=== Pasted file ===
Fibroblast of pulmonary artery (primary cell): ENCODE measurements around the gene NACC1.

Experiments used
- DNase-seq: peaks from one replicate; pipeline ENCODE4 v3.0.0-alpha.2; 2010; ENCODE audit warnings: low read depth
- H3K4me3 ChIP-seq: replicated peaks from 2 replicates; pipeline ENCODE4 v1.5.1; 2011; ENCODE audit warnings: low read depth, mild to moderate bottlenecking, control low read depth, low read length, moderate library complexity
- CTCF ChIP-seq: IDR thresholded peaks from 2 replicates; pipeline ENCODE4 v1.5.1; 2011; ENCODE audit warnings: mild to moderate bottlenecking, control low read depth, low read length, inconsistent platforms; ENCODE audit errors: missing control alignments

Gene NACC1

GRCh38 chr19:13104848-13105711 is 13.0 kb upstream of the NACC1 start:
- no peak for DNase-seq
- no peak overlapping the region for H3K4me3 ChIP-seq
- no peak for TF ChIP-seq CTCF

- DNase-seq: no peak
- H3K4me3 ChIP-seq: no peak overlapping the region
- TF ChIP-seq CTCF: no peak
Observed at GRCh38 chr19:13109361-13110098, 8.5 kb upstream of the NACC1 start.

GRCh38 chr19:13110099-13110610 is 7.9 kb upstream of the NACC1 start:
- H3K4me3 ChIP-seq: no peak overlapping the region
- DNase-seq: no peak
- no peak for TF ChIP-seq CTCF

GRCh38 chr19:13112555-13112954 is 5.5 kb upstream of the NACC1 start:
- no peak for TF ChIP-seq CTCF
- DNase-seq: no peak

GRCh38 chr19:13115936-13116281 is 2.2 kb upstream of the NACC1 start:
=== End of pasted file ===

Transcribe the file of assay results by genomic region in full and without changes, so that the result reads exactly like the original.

Fibroblast of pulmonary artery (primary cell): ENCODE measurements around the gene NACC1.

Experiments used
- DNase-seq: peaks from one replicate; pipeline ENCODE4 v3.0.0-alpha.2; 2010; ENCODE audit warnings: low read depth
- H3K4me3 ChIP-seq: replicated peaks from 2 replicates; pipeline ENCODE4 v1.5.1; 2011; ENCODE audit warnings: low read depth, mild to moderate bottlenecking, control low read depth, low read length, moderate library complexity
- CTCF ChIP-seq: IDR thresholded peaks from 2 replicates; pipeline ENCODE4 v1.5.1; 2011; ENCODE audit warnings: mild to moderate bottlenecking, control low read depth, low read length, inconsistent platforms; ENCODE audit errors: missing control alignments

Gene NACC1

GRCh38 chr19:13104848-13105711 is 13.0 kb upstream of the NACC1 start:
- no peak for DNase-seq
- no peak overlapping the region for H3K4me3 ChIP-seq
- no peak for TF ChIP-seq CTCF

- DNase-seq: no peak
- H3K4me3 ChIP-seq: no peak overlapping the region
- TF ChIP-seq CTCF: no peak
Observed at GRCh38 chr19:13109361-13110098, 8.5 kb upstream of the NACC1 start.

GRCh38 chr19:13110099-13110610 is 7.9 kb upstream of the NACC1 start:
- H3K4me3 ChIP-seq: no peak overlapping the region
- DNase-seq: no peak
- no peak for TF ChIP-seq CTCF

GRCh38 chr19:13112555-13112954 is 5.5 kb upstream of the NACC1 start:
- no peak for TF ChIP-seq CTCF
- DNase-seq: no peak

GRCh38 chr19:13115936-13116281 is 2.2 kb upstream of the NACC1 start: